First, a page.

Route 8 - Belle Époque treasures entice you in Blankenberge (26 km)
Anyone who goes cycling in Blankenberge would do well not to blink too often. For before you know it, you will have missed one of the fine Belle Epoque façades, loggias or ceramic tile friezes. In other words, remember to look out from under your cap!
- Start: at intersection 76
- Intersections: 76-80-89-2-15-86-81-29-84-26-30-33-76
Not to be missed!
Turn off the bike path briefly toward the centre of Blankenberge and take in these classics:
- Belle Epoque Centre
In this elegant Belle Epoque Centre, you can relive the glory years of the Belle Epoque via three restored villas from 1894. A must for both young and old. In 2018, the centre is celebrating its tenth anniversary, and all its masterpieces are given extra attention.
- The Belgium Pier
This 350m-long foot bridge stretches out over the sea until the monumental round building. The latter houses a cosy tavern and an exhibition space.
- Houses with painted ceramic tiles
Sauntering through the streets of the city centre, you are reminded everywhere of Blankenberge’s glorious Belle Epoque history. Stroll along the lovely Art Nouveau façades with open loggias and lovely decorative tiles, and be sure to look up regularly so that you don’t miss the colourful ceramic tile friezes with herons, flowers and peacocks, and illustrations of the sea and fish.
Still more to discover!
Hendrik Conscience (between intersections 80 and 16)
This work was made in 1912 in memory of the writer Hendrik Conscience, who died in 1812. The model was designed by the painter Edward van Ryswyck, while the gilded medallion and reading fisherman is the work of Gustaaf Pickery.
Paravang (between intersections 80 and 16)
The ‘paravang’, or windscreen, at the harbour is reminiscent of Blankenberge’s rich past. Walking and relaxing in the open air were the favourite pastimes of beach holidaymakers the 19th century. The paravang may date back to 1908, but it remains the meeting place for both Blankenberge residents and tourists to this day.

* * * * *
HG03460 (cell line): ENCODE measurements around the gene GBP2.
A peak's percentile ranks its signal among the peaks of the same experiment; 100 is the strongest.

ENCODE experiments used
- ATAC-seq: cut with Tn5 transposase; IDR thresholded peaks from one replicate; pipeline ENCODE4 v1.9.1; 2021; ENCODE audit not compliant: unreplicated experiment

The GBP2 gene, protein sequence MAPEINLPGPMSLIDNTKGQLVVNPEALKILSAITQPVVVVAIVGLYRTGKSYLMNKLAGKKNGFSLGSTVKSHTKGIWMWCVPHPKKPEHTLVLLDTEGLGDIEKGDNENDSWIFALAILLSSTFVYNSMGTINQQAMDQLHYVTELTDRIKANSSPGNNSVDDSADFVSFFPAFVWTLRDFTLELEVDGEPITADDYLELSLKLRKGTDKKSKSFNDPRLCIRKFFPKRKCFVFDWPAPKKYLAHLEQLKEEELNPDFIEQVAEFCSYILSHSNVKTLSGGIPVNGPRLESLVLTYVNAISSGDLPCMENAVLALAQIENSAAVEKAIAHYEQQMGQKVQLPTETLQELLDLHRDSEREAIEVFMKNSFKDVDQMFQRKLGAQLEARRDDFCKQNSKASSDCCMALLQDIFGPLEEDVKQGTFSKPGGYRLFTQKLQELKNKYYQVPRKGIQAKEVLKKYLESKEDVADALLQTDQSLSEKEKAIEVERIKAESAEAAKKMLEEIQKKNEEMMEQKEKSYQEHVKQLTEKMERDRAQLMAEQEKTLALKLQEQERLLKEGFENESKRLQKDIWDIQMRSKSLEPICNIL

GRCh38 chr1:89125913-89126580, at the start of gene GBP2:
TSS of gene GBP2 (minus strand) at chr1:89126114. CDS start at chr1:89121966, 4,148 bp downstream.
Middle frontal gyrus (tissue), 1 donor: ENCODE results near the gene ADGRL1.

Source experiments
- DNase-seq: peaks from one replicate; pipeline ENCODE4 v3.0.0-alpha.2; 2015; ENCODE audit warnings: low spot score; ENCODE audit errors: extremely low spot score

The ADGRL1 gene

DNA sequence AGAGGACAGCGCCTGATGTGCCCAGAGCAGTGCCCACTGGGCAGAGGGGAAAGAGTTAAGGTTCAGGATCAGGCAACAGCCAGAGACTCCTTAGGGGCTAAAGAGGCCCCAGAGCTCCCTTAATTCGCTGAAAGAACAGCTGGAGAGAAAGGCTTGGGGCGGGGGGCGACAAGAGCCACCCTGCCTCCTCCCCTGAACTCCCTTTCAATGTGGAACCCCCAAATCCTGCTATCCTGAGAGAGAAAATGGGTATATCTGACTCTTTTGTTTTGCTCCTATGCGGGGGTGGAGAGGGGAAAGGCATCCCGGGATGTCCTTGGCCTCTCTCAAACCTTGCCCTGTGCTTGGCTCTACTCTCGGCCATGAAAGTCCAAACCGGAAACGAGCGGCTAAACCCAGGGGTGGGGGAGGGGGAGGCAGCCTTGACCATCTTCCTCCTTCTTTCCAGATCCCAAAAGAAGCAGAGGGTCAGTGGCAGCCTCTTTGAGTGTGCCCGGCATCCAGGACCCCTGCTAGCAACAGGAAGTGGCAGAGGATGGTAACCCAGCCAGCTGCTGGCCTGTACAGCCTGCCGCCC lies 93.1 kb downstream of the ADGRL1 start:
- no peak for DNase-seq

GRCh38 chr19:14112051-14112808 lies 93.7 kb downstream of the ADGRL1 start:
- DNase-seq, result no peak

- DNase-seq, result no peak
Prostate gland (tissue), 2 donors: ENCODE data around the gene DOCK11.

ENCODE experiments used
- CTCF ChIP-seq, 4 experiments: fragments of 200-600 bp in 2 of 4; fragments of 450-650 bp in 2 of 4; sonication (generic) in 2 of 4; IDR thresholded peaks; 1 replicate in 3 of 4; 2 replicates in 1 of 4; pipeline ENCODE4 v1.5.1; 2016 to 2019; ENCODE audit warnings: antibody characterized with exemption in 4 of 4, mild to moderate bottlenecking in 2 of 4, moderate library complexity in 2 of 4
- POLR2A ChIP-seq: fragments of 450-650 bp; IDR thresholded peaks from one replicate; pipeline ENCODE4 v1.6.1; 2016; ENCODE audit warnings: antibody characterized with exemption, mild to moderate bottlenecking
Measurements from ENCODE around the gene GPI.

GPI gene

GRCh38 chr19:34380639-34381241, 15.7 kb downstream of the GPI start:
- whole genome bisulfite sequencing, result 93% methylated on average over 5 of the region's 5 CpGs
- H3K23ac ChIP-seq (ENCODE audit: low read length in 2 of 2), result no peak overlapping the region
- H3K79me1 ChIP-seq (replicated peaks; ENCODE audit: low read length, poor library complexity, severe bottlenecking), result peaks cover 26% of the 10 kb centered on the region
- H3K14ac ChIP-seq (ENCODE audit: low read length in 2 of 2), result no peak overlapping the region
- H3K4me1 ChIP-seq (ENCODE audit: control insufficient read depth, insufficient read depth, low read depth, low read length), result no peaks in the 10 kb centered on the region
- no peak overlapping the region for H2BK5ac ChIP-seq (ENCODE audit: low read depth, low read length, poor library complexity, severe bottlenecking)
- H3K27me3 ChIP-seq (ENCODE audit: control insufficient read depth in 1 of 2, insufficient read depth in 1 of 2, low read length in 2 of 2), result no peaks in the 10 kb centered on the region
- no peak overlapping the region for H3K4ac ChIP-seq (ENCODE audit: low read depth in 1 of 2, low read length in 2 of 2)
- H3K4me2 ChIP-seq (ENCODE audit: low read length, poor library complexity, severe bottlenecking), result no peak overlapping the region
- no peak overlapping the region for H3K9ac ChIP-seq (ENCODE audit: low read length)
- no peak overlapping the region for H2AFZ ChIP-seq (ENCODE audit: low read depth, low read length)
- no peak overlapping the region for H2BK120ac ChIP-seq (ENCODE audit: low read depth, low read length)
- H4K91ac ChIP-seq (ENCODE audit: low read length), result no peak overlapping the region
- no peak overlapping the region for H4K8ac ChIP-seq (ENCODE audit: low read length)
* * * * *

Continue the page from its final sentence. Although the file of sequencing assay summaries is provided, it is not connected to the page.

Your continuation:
Wrakhoutbrug (just past intersection 16, a bit farther along towards Blankenberge)
The bridge across the Koninklijke Baan (‘royal road’) in the Harendijke neighbourhood is quite remarkable. It I s made of 100 cubic metres of tropical hardwood and comprises some 30 tonnes of profile steel. A giant artwork that guarantees pedestrians and cyclists safe passage to and from the beach.
Prélude (between intersections 33 and 76)
With Prélude, Guy Timmerman has represented a human shape, full of rhythm and movement. Or a work of art that will make you doubt what you are seeing: did it move or didn’t it?
Open Citadel (between intersections 80 and 16)
Open Citadel is a work by the Belgian sculptor Serge Gangolf, fan of open and closed forms, who worked with tough corten steel for this project.
Moeder en Kind (between intersections 80 and 16)
This monumental work by Jacky De Maeyer made of corten steel is titled Moeder en Kind (‘Mother and Child’). The reason why is obvious at a glance. Purified beings with their own visual language.
Eeuwige Verbondenheid (between intersections 80 and 16)
Along the Harbour walk, you can marvel at the Eeuwige Verbondheid (Eternal Bond), a work by Lieve Goeminne. Made of the nearly indestructible corten steel and yet it still appears fragile. The work thus symbolizes the vulnerability of relationships between two people.
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